XXVI.2 March - April 2019
Page: 5
Digital Citation

Diversity, empathy, and civics: Challenges and opportunities in design research and education

Simone Barbosa, Gilbert Cockton

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Design research is a recurrent theme in this issue. Bill Gaver et al. show us how ProbeTools can help us amplify the reach of our design research. And in waving his wand, Jeff Bardzell suggests reconciling critical and pragmatic approaches to research through design; their nuanced characterization may help establish a pluralistic design research program. In their Mental Landscapes project, Delanie Ricketts and Dan Lockton explore how metaphors can help people externalize their mental models. But not all aspects of design are easily describable, as Cally Gatehouse reminds us in EXIT. Moreover, in focusing on portraying work processes rather than their resulting products, Uday Gajendar proposes playbooks over portfolios.

David Siegel and Susan Dray reinforce the importance of true empathy in design, in contrast to abstractions and intuitions. Colin M. Gray et al. realized that students increased their empathy and awareness of designing for social good by going abroad to develop digital civics projects. And Kristian Simsarian describes a successful educational design program that, born from a social justice stance in San Francisco, responds to the combined challenges of technology and culture.

Anytime, anywhere, any group, any domain—this issue of Interactions spans the ever broadening landscapes of HCI, UX, and IxD.

This issue is also all about diversity. To fulfill the promise of blockchains to decentralize civics, Chris Elsden et al. argue that we need to think across philosophical, political, interactional, and social layers. Clara Crivellaro et al. call upon us to rethink digital-innovation approaches to ensure representation and inclusion toward social justice in technology development. Neha Kumar and Naveena Karusala dive into distinct forms of intersectionality, discussing how it may act as a glue to bring together diverse sub-areas of computing. William Hudson argues for the important role the autism spectrum plays in technology fields and how we should approach it. Jon E. Froehlich et al. examine the challenges in designing accessible maps, and Catherine Holloway's manifesto shifts the perspective from accessibility and assistive technologies toward the HCI of disability interactions.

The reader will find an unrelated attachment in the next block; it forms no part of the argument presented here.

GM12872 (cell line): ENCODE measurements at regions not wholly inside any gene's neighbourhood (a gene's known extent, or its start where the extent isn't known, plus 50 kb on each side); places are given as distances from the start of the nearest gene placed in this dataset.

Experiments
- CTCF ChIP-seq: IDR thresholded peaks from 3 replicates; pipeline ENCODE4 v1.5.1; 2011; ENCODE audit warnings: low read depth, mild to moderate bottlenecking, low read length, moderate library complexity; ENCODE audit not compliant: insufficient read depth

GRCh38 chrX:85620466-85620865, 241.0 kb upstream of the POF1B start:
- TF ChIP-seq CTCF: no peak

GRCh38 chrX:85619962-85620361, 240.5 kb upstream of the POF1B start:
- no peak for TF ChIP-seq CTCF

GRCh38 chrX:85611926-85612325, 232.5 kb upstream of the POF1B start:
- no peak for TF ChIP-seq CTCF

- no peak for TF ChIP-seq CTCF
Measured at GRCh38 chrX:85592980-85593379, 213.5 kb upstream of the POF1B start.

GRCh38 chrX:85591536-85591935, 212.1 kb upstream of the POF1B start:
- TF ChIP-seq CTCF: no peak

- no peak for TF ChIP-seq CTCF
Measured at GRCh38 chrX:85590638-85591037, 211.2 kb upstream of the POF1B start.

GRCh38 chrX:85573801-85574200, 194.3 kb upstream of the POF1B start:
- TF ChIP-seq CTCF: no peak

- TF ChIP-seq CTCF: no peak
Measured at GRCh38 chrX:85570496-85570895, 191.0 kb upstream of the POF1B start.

Demo Hour brings a curation of demos from DIS 2018, held in the Hong Kong Polytechnic University. In these projects, we listen to what trees are saying, see how robots can do improv and play with us with their shape, and encounter a device that supports incense-based memorialization rituals. Ai-Hsuan Chou's tech encourages us to experience rain more fully, while Hamed S. Alavi and Farzaneh Bahrami reframe walking in the age of smart cities. In What Are You Reading, Phoebe Sengers shares some perspectives on infrastructure design in rural communities.

In her first edition of the Community Square section as SIGCHI VP for Local-Chapters, Eunice Sari brings us some history of the Scottish HCI Community, local host of CHI 2019. Steve Benford et al. describe their "weird and wonderful" Mixed Reality Lab at Nottingham University. And at Blog@IX, Olof Torgersson et al. look into the past, present, and future of the child-computer interaction community, discussing how it may mature from here.

Anytime, anywhere, any group, any domain—this issue of Interactions spans the ever broadening landscapes of HCI, UX, and IxD.

Simone Barbosa and Gilbert Cockton eic@interactions.acm.org

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The Digital Library is published by the Association for Computing Machinery. Copyright © 2019 ACM, Inc.

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